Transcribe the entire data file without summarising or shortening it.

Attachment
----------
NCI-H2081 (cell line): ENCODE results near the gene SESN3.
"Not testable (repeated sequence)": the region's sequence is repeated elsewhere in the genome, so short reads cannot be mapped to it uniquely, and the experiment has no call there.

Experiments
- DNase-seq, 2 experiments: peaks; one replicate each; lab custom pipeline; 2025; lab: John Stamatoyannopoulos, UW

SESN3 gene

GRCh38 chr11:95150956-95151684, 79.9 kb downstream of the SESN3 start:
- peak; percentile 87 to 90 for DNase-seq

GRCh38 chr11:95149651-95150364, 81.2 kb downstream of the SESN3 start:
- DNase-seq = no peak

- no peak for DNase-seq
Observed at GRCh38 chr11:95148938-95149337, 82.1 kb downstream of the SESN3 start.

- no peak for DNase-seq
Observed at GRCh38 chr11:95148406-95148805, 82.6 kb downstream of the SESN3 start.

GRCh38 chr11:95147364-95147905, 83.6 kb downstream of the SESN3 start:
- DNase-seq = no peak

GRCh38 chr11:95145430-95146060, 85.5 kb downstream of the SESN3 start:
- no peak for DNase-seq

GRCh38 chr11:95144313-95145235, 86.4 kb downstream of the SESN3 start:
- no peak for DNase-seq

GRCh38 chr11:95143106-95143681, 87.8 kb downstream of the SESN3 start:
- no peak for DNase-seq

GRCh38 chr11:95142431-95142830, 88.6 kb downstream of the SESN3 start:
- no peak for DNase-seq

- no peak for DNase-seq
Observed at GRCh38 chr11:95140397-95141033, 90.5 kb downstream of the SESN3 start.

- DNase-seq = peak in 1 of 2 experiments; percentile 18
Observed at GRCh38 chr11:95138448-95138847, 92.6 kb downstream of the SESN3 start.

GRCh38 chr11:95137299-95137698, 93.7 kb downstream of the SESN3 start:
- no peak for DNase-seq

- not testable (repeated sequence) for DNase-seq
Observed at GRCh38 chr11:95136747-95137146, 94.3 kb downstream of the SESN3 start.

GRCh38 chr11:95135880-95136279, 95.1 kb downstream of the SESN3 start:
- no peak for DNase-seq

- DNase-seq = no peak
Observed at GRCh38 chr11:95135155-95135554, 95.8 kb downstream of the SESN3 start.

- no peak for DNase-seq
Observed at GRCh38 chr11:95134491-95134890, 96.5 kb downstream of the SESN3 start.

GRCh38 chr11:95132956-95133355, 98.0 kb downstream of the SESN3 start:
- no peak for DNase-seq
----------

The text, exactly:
NCI-H2081 (cell line): ENCODE results near the gene SESN3.
"Not testable (repeated sequence)": the region's sequence is repeated elsewhere in the genome, so short reads cannot be mapped to it uniquely, and the experiment has no call there.

Experiments
- DNase-seq, 2 experiments: peaks; one replicate each; lab custom pipeline; 2025; lab: John Stamatoyannopoulos, UW

SESN3 gene

GRCh38 chr11:95150956-95151684, 79.9 kb downstream of the SESN3 start:
- peak; percentile 87 to 90 for DNase-seq

GRCh38 chr11:95149651-95150364, 81.2 kb downstream of the SESN3 start:
- DNase-seq = no peak

- no peak for DNase-seq
Observed at GRCh38 chr11:95148938-95149337, 82.1 kb downstream of the SESN3 start.

- no peak for DNase-seq
Observed at GRCh38 chr11:95148406-95148805, 82.6 kb downstream of the SESN3 start.

GRCh38 chr11:95147364-95147905, 83.6 kb downstream of the SESN3 start:
- DNase-seq = no peak

GRCh38 chr11:95145430-95146060, 85.5 kb downstream of the SESN3 start:
- no peak for DNase-seq

GRCh38 chr11:95144313-95145235, 86.4 kb downstream of the SESN3 start:
- no peak for DNase-seq

GRCh38 chr11:95143106-95143681, 87.8 kb downstream of the SESN3 start:
- no peak for DNase-seq

GRCh38 chr11:95142431-95142830, 88.6 kb downstream of the SESN3 start:
- no peak for DNase-seq

- no peak for DNase-seq
Observed at GRCh38 chr11:95140397-95141033, 90.5 kb downstream of the SESN3 start.

- DNase-seq = peak in 1 of 2 experiments; percentile 18
Observed at GRCh38 chr11:95138448-95138847, 92.6 kb downstream of the SESN3 start.

GRCh38 chr11:95137299-95137698, 93.7 kb downstream of the SESN3 start:
- no peak for DNase-seq

- not testable (repeated sequence) for DNase-seq
Observed at GRCh38 chr11:95136747-95137146, 94.3 kb downstream of the SESN3 start.

GRCh38 chr11:95135880-95136279, 95.1 kb downstream of the SESN3 start:
- no peak for DNase-seq

- DNase-seq = no peak
Observed at GRCh38 chr11:95135155-95135554, 95.8 kb downstream of the SESN3 start.

- no peak for DNase-seq
Observed at GRCh38 chr11:95134491-95134890, 96.5 kb downstream of the SESN3 start.

GRCh38 chr11:95132956-95133355, 98.0 kb downstream of the SESN3 start:
- no peak for DNase-seq